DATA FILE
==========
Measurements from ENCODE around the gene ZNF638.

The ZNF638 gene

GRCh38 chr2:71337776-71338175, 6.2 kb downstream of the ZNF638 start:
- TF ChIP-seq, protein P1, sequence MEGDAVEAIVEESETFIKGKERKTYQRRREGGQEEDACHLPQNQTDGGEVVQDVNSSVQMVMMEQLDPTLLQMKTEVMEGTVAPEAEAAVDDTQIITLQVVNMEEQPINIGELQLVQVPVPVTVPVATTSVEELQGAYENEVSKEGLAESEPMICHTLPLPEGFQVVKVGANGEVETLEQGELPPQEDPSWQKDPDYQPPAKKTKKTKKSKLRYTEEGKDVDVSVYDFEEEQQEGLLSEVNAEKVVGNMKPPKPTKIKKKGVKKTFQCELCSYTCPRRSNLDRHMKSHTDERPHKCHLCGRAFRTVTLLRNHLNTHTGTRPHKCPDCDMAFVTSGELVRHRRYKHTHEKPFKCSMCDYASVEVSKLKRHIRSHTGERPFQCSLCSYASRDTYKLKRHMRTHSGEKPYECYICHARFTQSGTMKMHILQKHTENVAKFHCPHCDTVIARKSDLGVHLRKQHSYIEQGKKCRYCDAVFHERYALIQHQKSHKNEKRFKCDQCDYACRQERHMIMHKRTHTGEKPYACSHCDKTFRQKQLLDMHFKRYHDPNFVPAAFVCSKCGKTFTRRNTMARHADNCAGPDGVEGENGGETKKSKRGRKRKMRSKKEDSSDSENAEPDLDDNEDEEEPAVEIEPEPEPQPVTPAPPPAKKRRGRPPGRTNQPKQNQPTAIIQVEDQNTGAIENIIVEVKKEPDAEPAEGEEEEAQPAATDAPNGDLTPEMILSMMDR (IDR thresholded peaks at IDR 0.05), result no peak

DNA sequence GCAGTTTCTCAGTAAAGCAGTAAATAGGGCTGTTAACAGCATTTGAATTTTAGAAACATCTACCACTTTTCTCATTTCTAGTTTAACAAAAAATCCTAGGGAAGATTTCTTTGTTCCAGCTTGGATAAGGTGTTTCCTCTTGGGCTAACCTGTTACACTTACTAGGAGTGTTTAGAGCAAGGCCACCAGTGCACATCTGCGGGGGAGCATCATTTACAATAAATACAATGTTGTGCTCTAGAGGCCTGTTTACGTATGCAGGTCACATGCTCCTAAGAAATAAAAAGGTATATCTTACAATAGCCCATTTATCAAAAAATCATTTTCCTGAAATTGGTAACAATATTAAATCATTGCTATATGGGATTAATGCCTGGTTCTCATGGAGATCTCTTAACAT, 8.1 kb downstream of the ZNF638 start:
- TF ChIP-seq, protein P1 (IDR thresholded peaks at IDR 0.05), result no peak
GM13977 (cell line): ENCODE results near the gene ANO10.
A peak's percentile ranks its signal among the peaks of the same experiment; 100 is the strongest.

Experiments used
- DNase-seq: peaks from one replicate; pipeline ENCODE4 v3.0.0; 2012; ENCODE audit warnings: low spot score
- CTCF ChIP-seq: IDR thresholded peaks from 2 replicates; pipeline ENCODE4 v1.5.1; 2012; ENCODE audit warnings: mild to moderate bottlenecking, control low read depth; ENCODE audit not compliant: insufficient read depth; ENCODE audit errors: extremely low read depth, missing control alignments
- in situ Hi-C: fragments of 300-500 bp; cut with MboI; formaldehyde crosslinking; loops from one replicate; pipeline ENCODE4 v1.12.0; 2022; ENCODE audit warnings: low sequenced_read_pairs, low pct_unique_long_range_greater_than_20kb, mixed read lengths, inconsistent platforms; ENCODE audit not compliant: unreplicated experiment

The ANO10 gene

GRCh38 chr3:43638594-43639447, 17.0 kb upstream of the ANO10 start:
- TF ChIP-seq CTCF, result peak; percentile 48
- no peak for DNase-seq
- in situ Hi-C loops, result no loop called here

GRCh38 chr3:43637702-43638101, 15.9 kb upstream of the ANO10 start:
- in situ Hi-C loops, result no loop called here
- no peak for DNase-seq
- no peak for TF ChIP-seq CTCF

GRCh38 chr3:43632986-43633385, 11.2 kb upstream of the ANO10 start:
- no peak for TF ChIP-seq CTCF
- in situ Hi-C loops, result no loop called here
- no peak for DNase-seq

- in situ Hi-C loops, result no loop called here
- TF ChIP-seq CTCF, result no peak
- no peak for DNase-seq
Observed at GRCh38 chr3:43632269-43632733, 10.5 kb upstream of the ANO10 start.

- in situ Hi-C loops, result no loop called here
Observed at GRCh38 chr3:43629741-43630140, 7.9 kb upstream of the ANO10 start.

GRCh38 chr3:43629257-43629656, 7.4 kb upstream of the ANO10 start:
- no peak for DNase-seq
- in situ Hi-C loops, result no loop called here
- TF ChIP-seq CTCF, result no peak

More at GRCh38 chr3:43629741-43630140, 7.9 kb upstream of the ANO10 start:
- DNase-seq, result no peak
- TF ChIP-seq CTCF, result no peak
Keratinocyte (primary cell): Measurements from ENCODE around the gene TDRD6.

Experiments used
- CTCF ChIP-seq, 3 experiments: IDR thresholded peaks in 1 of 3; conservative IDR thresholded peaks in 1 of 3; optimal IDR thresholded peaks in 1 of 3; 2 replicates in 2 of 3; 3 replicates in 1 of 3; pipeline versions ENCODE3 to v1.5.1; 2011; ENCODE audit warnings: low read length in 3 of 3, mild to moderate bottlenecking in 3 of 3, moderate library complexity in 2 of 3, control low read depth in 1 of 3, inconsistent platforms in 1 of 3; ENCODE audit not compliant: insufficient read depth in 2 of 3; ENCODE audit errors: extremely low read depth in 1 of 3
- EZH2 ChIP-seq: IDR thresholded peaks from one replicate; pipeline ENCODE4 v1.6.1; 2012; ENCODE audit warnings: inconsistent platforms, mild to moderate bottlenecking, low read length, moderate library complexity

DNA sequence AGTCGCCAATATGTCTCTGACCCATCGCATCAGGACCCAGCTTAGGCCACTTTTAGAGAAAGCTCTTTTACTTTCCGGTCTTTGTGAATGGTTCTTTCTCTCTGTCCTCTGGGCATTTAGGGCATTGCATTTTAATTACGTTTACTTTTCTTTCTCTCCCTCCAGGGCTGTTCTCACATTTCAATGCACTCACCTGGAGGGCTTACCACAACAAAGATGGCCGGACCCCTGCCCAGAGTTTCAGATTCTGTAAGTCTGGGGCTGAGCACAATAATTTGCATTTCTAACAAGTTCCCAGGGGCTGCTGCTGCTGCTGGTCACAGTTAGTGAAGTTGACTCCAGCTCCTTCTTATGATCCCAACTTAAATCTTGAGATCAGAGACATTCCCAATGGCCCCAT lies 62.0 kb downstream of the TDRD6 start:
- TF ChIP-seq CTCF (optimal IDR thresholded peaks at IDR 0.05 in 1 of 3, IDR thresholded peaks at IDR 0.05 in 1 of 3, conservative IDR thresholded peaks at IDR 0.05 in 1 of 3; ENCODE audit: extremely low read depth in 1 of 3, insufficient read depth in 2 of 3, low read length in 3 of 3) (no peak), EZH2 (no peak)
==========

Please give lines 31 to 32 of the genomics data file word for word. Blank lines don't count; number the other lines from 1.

Observed at GRCh38 chr3:43629741-43630140, 7.9 kb upstream of the ANO10 start.

GRCh38 chr3:43629257-43629656, 7.4 kb upstream of the ANO10 start: